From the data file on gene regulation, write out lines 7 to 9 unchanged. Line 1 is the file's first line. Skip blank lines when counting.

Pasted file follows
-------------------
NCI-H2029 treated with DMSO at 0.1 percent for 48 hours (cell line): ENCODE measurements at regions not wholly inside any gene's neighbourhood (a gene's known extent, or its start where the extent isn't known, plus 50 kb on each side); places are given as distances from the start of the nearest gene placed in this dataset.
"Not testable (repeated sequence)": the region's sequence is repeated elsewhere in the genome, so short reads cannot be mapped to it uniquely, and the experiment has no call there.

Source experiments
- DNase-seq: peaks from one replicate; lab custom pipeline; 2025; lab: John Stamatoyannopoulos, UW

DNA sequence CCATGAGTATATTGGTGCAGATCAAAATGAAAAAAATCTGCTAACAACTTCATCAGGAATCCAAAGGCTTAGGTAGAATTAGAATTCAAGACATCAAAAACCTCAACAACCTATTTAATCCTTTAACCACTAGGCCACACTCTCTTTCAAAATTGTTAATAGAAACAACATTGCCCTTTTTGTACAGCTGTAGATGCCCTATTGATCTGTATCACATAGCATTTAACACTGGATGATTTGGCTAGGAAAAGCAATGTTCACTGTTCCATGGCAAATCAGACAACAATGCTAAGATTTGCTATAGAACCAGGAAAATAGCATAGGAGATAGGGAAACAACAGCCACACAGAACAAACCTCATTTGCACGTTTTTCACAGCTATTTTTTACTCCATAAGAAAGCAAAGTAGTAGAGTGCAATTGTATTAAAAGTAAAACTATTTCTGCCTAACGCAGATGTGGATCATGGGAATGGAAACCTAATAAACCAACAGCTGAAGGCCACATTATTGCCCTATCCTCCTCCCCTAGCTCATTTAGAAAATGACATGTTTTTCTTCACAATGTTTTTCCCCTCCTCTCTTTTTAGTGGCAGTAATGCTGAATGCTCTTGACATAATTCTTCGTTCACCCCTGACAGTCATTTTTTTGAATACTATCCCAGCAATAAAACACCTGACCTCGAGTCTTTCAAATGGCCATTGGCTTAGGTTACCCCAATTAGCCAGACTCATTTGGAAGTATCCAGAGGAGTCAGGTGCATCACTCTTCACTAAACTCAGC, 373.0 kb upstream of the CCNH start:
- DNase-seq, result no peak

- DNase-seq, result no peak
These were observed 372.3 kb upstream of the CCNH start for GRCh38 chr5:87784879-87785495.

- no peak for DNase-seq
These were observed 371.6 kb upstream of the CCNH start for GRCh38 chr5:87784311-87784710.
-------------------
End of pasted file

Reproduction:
- DNase-seq, result no peak
These were observed 372.3 kb upstream of the CCNH start for GRCh38 chr5:87784879-87785495.

- no peak for DNase-seq